No Dodgeball Here:
Adam Gonzaga strikes a pose in aikido class as teacher Emily Walker observes.
Credit: Klaus Schoenwiese
The heart of Facing History is the daily advisory, a forty-five-minute session in which students discuss anything and everything: homework, home life, goals, college, street violence, movies, racism, sexism, friends. The approximately 15 students in each group will meet with the same teacher all four years. Advisories were painfully quiet at first; students felt uncomfortable talking honestly about themselves or saying anything that might be construed as snitching. But now they're abuzz with talk. One group moved from a computer lab into a guidance office so they could pack in close. "It's like a home away from home," says Ebony Mauney, a student in that group.
Facing History is a curious blend of nurturing and stern, progressive and traditional. Students wear uniforms -- white collared shirt, black slacks or skirt, solid black or white footwear -- yet they address teachers by their first names; Smith wants to give students a sense of power and to instill the idea that respect comes from relationships and responsibility, not titles. Teachers give tests, but students are also evaluated on portfolios, which they must present in class. If a student misses a single day or arrives late, his or her parents get a phone call.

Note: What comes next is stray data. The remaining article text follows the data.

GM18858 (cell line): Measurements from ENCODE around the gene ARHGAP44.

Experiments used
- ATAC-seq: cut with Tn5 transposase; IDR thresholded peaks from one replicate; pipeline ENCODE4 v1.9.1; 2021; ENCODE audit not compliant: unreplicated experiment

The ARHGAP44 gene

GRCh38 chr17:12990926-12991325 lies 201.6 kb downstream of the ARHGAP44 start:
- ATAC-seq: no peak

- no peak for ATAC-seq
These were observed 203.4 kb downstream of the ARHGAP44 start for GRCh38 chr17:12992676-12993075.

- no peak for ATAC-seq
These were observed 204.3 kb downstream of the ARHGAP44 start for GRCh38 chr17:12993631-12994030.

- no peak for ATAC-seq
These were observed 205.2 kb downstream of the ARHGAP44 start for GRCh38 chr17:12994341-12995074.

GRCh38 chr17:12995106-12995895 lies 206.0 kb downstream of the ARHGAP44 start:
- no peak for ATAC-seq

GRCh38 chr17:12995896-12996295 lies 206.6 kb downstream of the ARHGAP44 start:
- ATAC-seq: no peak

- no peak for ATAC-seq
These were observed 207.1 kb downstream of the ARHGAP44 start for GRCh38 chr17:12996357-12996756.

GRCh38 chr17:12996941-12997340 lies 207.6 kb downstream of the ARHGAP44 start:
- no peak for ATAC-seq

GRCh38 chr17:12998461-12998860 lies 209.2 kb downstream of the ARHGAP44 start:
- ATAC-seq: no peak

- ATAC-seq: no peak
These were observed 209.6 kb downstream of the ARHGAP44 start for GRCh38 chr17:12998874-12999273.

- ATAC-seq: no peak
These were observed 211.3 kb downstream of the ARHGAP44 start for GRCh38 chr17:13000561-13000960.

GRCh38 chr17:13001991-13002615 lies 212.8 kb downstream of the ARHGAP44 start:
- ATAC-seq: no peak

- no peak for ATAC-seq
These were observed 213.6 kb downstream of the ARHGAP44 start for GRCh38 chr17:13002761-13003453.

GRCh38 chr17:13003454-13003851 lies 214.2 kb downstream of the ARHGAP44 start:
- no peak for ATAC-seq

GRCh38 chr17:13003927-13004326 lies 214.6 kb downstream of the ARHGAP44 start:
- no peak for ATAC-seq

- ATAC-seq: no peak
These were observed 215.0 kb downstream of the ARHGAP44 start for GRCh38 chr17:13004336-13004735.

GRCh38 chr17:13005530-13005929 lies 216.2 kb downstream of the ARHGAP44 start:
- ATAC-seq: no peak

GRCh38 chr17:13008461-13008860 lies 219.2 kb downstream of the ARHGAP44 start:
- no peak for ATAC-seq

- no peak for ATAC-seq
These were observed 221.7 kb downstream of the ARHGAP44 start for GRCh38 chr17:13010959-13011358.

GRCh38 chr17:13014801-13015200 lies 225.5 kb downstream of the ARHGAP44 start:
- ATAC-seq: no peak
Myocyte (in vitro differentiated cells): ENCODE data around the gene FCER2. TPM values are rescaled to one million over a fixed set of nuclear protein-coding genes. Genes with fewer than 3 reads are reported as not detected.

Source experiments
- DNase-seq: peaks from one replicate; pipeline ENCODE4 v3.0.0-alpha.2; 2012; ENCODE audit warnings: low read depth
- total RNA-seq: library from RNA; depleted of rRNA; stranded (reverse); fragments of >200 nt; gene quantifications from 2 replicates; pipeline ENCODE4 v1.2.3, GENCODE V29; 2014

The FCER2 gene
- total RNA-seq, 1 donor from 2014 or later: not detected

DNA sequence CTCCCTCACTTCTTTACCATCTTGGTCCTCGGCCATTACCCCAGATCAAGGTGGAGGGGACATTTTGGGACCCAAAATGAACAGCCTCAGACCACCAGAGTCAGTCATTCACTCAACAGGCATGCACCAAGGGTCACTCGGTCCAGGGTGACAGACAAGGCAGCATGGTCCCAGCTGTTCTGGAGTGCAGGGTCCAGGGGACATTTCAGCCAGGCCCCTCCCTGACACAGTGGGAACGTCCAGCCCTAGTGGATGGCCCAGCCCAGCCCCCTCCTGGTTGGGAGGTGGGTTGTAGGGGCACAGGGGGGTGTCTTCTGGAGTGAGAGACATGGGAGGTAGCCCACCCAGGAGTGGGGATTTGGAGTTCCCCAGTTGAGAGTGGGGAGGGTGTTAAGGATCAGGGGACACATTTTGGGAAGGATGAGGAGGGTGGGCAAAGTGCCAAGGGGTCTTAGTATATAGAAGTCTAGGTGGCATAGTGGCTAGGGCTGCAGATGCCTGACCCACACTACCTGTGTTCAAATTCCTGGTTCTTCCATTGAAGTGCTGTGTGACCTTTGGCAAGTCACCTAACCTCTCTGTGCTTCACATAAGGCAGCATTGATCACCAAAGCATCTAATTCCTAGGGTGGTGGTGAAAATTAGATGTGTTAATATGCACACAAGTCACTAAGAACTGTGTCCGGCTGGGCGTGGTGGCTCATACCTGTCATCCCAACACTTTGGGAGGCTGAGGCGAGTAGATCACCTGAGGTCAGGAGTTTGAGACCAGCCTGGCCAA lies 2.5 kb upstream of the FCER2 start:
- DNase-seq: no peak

The early results for New York City's small schools are promising: Truancy is down, and test scores are up. For Smith, those measures are just a start. She wants her students to develop the ability to analyze, interpret, and apply their classroom knowledge to their lives. She wants the Facing History experience to help them create high expectations for their adulthood. "They have work to do on skills," she says. "We all have work to do."
But progress is evident: Students who used to cut come to school. Teens who had never lifted a book finished a few meaty ones during freshman year. Young people are noticing the larger world and feeling the strength and confidence to say its problems make them angry.